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I'm getting the following error 😞

Unhandled java.sql.SQLException
   Invalid state, the Connection object is closed.


I'm trying to create a lazy seq of results


(defn sql-stream
  [con batch-size n]
      (str "select * from table order by id offset "
           (* n batch-size)
           " rows fetch next "
           " rows only")
    (sql-stream con batch-size (inc n))))


You have to realize your results before the connection (or transaction) closes


if I do (take 5 (sql-stream db-spec 10 0)) everythings fine, but if i wrap it like

(def bar (sql/with-db-connection [con db-spec]
           (sql-stream con 5 0)))
(take 5 bar)
i get the error


@michaellindon That is to be expected. You're explicitly creating a lazy sequence, which prevents sql/query from running until the sequence is realized -- which you are doing outside the scope of the DB connection.


If you do (take 5 (sql-stream db-spec 5 0)), that will work -- because sql/query will open the connection, do the select, and then close it, and return a fully-realized result set.


If you want to stream results, you need to use reducible-query -- there are examples in the docs...


...but bear in mind it often requires DB-specific options specified to either the connection point or elsewhere.


Thanks for your help, my use case is that I want to pull a large amount of data from on DB, and then push it onto another DB. It's too big to do this in one go as it won't fit into memory, so my solution was to create a lazy stream of batch results, and then apply a transducer to push it to the new DB. Because the sequence will be quite long in length, I want to reuse the same DB connection every time I ask for a new batch, rather than opening a new one. My fear is that repeated executions of sql/query will open up new connections. Should I move to reducible query?


With the appropriate DB-specific options, reducible-query should let you stream rows from one DB, although you'd be inserting them one row at a time into the other DB, which may be less than optimal. Otherwise you want an eager loop that pulls blocks from one DB and inserts those blocks into the other DB.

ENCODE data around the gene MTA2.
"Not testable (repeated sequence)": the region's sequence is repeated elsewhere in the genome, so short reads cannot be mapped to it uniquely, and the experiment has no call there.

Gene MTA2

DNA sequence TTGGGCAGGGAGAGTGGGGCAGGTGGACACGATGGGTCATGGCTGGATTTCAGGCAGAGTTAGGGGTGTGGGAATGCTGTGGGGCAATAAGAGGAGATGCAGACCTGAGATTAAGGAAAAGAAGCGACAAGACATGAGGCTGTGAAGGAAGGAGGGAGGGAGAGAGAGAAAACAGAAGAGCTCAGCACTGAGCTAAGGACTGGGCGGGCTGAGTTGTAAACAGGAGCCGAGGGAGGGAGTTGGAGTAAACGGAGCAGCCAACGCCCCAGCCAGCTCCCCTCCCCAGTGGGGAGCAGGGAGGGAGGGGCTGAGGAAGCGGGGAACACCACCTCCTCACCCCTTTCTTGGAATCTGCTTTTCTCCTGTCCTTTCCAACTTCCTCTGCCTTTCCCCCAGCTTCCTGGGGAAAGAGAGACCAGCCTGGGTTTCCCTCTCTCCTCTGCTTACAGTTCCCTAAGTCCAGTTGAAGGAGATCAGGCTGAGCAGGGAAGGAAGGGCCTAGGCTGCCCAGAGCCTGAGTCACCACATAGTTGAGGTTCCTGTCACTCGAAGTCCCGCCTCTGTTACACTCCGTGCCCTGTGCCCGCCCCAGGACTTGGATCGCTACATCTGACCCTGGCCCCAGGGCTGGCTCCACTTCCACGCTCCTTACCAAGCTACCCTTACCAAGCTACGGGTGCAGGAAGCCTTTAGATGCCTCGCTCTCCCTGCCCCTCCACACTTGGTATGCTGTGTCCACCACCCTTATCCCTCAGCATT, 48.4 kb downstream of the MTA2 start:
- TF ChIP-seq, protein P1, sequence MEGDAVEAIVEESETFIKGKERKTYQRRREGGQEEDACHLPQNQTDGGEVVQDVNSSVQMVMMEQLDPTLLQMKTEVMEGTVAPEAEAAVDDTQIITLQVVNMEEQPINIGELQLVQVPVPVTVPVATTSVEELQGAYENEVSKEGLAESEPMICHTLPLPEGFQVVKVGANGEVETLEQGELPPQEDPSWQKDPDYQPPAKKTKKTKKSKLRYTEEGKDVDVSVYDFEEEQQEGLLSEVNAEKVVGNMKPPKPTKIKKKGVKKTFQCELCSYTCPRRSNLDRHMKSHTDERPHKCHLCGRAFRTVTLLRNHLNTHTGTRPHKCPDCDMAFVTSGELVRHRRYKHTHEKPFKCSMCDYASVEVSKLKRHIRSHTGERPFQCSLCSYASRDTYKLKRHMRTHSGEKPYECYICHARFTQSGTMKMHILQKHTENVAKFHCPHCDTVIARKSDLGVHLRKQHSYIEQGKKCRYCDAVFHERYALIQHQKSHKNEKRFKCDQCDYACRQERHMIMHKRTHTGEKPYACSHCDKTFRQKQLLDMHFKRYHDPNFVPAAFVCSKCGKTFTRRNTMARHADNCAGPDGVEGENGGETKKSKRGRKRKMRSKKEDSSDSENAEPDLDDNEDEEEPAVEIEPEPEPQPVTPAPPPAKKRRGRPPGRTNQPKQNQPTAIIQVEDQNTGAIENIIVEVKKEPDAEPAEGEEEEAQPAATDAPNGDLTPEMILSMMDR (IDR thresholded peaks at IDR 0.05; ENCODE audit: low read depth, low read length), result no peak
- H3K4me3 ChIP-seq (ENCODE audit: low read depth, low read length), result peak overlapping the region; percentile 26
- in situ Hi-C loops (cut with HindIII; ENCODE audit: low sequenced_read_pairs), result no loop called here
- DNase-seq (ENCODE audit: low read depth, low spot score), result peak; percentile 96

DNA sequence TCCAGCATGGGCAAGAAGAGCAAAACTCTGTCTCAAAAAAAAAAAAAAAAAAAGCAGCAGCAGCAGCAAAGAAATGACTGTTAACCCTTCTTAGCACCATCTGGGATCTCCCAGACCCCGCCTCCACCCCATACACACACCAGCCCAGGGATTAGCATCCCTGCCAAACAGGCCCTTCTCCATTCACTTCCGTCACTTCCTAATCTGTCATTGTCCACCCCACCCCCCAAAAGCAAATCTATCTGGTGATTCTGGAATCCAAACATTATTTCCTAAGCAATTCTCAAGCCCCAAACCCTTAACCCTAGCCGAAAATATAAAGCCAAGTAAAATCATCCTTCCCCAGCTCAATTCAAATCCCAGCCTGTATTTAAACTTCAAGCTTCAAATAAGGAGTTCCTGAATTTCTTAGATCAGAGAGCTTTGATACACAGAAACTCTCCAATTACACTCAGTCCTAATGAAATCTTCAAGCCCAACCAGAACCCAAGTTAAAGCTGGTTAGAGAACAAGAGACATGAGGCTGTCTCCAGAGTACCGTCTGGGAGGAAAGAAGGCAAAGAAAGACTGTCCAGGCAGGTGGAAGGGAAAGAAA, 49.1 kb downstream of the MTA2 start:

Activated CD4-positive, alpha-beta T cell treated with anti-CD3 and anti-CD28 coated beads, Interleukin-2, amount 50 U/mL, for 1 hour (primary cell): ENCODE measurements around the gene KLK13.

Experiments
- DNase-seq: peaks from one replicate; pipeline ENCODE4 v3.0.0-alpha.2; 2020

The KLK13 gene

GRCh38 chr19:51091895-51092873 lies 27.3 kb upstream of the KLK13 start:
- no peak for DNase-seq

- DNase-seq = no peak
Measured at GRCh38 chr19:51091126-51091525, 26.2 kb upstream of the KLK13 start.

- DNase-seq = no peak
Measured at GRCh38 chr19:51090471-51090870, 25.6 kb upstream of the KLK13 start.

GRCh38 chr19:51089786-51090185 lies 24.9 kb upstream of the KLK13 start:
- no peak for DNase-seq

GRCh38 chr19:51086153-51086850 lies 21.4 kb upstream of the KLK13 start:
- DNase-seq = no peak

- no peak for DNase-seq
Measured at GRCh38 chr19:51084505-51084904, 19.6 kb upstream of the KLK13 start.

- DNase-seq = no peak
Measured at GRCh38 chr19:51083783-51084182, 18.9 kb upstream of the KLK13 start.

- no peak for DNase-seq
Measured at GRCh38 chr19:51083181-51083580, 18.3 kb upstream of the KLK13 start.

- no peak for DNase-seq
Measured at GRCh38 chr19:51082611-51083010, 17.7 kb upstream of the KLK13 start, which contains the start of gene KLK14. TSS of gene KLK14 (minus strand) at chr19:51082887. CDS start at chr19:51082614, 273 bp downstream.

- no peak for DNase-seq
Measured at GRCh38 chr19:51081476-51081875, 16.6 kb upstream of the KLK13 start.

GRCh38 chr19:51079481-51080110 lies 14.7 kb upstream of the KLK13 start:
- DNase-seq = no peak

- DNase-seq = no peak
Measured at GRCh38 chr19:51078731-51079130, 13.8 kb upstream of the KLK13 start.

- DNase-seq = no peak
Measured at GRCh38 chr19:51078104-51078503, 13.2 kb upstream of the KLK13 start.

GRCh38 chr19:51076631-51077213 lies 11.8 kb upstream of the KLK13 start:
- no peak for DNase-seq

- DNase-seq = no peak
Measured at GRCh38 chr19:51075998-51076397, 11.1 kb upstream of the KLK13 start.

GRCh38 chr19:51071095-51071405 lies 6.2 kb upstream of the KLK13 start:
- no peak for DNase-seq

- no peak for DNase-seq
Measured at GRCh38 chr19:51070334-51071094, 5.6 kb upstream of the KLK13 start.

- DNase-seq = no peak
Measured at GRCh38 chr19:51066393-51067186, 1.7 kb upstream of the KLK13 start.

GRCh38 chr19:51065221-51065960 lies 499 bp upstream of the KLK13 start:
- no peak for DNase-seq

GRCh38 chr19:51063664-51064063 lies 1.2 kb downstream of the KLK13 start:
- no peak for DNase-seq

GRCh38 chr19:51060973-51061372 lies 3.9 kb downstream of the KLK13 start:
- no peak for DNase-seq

A couple of caveats: you'll need to use insert-multi! with column data (not row hash maps) if you want to do bulk inserts; on some DBs, you need additional options to get the driver to truly do bulk inserts (see the earlier discussion about PostgreSQL in that respect).


You can wrap your doseq loop in with-db-connection calls for both DBs so you reuse the input connection for all selects and reuse the output connection for all inserts.


All that said, if you're really pushing large amounts of data from one DB to another -- there are going to be faster ways that running it all through the JVM.


i'd highly recommend the reducible-query + cursor + transducer approach as well, I found it's an elegant decomposition for moving data. it's a pattern that i use over and over, so learning to be comfortable with these abstractions will pay you dividends in the long term 😄


@rymndhng How did you find the performance of inserting rows one-by-one in that case? (compared to the potential speed-up of doing bulk inserts)


^^ What might such a faster way look like?


My 2 cents, after having a go at a 85 million record table (without primary key or any index, yay) = cursor without hold on input and multi inserts on output, batches of 1k or 10k depending on what replication systems on target can withstand.


You will get nowhere with individual inserts on numbers like these, even the slightest latency will kill you.


@seancorfield In the past i've done some benchmarking of inserts using JDBC and I was able to get a rough 10x speedup from using batched inserts instead of single inserts In my code, I've been writing to a csv so it hasn't been a big issue -- could you not pass in an xform (partition-all 1000) and use insert-multi!?

(def xform (partitionl-all 1000))
(defn write-batch-to-db [db my-batch] ...) ;; performs jdbc/insert-multi!

;; perform the operation here
(let [reducible (jdbc/reducible-query ...)]
  (transduce xform #(write-batch-to-db db %) reducible))


That's an interesting -- and probably very good -- idea!


And, yes, I would expect to see an order of magnitude speedup using batched inserts.

😁 2